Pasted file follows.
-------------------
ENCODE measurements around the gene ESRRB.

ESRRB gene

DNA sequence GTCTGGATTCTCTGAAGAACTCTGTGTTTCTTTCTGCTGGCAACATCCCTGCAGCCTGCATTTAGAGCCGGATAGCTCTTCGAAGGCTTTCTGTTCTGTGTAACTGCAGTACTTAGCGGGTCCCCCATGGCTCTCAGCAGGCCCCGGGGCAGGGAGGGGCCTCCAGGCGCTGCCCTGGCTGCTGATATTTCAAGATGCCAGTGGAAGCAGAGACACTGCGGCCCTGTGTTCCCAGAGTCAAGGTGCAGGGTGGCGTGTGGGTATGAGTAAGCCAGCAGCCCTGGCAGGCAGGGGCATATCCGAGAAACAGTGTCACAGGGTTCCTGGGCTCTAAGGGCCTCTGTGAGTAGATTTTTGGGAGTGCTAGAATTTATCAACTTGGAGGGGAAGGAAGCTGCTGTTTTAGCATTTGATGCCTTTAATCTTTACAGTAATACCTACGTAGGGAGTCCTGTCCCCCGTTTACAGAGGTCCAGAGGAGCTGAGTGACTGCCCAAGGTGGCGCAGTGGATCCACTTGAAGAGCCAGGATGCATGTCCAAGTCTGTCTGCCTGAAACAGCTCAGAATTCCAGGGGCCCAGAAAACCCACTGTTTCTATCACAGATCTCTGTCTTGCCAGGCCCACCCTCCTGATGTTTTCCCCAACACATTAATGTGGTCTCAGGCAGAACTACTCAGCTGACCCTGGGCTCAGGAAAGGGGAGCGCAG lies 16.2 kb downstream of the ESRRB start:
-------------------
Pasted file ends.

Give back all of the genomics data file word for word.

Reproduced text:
ENCODE measurements around the gene ESRRB.

ESRRB gene

DNA sequence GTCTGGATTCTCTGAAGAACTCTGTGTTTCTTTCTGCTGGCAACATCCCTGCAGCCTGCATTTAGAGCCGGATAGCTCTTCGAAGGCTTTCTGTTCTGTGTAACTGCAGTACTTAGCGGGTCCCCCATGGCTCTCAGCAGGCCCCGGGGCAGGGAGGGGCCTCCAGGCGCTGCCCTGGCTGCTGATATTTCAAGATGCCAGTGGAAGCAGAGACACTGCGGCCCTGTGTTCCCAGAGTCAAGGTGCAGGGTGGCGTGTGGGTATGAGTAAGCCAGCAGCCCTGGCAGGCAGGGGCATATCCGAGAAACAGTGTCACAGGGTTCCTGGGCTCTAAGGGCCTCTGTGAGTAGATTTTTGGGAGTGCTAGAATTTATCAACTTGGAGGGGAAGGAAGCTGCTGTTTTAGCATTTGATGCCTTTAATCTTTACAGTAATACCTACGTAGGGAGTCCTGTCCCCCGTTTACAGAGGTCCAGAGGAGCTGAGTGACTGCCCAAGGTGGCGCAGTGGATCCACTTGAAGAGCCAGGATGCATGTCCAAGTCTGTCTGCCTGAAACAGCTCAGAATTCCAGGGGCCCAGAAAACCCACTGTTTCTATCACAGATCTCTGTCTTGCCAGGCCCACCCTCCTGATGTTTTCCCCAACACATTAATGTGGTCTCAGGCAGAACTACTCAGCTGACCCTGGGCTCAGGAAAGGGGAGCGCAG lies 16.2 kb downstream of the ESRRB start: